The simple mention of the term “sanctuary city” is bound to spur an immediate and heated political debate. Those on the political right see the idea of allowing an undocumented individual to live freely in the United States as a perversion of justice. Contrarily, those on the left place significant importance on the idea of a safety harbor for the troubled, endangered and economically disadvantaged. They see their political opponent’s view as heartless and in conflict against America’s founding principles. After all, the sentiment that the United States is a nation of immigrants is one that transcends the political spectrum.
When an undocumented individual is taken into custody, Immigration and Customs Enforcement will issue a request– not a demand, but a request– that state law enforcement keeps the individual in custody for an extra couple of days so that they may be transferred into the custody of federal immigration officials and enter into deportation proceedings.
The politics of it all becomes contentious when localities– cities, states and counties– refuse to honor this detainer request, and the individual is let go without further trouble. This is the essence of sanctuary cities.
It has much more to do with the prickly relationship between the federal government and local authorities than anything else. As it is widespread knowledge in American law, states and localities cannot usually be coerced into the bidding of the federal government. There are only very narrow exceptions.
I myself am from another country, and while I am fortunate to be from a westernized, modern and wealthy country, I see firsthand the difficulty of becoming a citizen in the country that I lived in for the past five years. Further, I sympathize with people who are undocumented because it is quite frankly a terribly arduous situation to be in– sleeping with one eye open knowing that you could be taken into custody and eventually be deported. Many immigrants live in fear of being returned to a country that has given them a life of poverty, corruption, violence and unequal opportunity.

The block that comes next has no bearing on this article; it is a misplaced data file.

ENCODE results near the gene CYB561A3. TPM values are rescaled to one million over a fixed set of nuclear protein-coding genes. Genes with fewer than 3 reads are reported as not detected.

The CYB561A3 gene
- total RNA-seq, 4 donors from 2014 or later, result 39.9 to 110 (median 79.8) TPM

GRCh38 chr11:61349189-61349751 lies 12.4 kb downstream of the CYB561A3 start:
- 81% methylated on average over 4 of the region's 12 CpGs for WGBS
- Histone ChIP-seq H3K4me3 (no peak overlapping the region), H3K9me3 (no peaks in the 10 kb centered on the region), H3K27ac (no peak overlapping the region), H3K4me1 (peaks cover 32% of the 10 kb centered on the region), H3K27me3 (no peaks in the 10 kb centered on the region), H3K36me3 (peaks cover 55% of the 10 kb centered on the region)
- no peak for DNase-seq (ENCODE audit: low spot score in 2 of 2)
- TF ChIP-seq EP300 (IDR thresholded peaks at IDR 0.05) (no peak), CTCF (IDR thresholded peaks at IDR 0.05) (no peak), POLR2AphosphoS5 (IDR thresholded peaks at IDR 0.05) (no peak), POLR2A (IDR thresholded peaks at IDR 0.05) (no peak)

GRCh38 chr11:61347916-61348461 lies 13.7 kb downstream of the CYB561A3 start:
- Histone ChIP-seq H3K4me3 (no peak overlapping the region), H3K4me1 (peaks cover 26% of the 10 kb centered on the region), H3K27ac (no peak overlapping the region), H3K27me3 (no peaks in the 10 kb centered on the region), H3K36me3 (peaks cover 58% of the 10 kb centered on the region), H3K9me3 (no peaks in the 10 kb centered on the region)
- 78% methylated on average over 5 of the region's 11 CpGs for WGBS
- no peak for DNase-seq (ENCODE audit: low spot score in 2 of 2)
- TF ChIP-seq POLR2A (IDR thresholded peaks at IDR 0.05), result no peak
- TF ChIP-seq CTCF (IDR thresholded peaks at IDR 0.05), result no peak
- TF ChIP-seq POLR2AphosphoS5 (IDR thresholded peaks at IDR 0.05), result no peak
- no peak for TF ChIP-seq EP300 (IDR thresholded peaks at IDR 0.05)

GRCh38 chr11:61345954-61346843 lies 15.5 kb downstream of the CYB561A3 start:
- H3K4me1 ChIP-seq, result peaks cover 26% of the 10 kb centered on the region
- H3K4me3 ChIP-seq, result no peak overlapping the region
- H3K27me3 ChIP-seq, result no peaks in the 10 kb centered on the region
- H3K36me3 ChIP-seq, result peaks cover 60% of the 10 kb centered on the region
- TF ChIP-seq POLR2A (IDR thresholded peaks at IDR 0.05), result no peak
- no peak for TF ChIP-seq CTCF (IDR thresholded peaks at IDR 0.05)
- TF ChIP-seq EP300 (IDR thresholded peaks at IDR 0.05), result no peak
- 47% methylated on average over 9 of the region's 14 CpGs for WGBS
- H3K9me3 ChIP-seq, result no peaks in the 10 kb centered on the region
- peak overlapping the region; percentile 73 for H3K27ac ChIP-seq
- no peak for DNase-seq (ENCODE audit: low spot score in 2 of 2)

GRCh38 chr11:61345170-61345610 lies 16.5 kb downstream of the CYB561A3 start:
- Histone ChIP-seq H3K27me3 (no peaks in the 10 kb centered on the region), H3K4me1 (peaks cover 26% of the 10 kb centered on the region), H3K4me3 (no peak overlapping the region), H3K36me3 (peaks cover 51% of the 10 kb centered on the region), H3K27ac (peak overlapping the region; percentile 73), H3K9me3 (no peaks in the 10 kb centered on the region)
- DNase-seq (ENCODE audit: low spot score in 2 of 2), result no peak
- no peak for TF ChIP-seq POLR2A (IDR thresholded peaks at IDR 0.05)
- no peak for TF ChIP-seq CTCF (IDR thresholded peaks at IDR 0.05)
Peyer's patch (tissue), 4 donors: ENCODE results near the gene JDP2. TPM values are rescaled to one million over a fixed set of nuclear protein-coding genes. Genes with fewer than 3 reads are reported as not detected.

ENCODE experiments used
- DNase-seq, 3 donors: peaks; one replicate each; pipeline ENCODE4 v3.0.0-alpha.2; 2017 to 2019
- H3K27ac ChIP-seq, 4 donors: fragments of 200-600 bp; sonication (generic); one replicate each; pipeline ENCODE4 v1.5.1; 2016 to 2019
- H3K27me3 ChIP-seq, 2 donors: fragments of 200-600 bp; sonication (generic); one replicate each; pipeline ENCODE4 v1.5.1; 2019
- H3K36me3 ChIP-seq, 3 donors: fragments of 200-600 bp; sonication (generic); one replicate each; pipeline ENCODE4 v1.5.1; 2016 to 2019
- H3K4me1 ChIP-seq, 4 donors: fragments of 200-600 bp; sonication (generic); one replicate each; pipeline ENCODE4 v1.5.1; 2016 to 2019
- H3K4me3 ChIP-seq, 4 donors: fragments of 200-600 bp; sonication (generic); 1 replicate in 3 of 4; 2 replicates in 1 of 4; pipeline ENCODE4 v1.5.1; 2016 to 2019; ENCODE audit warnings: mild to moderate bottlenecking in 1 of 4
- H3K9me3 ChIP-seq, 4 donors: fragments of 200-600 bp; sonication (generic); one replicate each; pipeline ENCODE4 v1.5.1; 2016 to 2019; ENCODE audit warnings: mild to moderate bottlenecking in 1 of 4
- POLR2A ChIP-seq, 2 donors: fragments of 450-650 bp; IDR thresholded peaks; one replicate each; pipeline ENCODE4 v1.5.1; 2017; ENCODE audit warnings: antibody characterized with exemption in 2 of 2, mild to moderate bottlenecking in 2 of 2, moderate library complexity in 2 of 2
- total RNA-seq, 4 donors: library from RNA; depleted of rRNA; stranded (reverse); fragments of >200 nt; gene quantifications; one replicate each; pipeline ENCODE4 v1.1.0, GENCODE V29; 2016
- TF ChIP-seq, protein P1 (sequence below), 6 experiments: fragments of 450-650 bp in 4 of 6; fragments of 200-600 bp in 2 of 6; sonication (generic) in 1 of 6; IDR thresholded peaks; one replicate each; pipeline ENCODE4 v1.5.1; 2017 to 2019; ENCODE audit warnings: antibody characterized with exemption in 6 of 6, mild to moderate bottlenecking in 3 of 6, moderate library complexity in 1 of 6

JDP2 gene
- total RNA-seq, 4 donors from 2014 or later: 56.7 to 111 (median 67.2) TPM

Sanctuary cities are not the lawless circuses that the Trump administration declares them to be, and cities which take a hardline stance on immigration are not necessarily any safer.
What we need first and foremost is immigration reform– changes that will be a permanent fix to a complicated problem. We need to make it significantly easier for foreign nationals to become American citizens. We need to end this trend of hardline immigration policies.
Ideas such as further restricting immigration, curbing the rights of non-citizens and building the infamous border wall do not do anything to solve America’s core problems. Instead, they are ideas which continue the cycle of xenophobia.
Immigration is a human problem– not a political one, not a racial one and not an ethnic one.
This is not a call for a free-for-all, open border or anything of the sort. It is, however, a call for everyone to notice the troubled nature of those who are less fortunate than us, those who have taken desperate measures to start a better life.
Sanctuary cities are not the final solution to a problem of such gravity. As mentioned, immigration is a complicated issue. It cannot and should not be solved on partisan grounds. Simply declaring oneself either for or against immigration does little more than exacerbate the issue and creates even more political divides than we already have.
Sanctuary cities are a stepping stone toward the immigration reform we so desperately need. They may not be a perfect solution, but they at least provide some protection for some of America’s most vulnerable residents.
Daniel Schwartz is a masters student studying philosophy.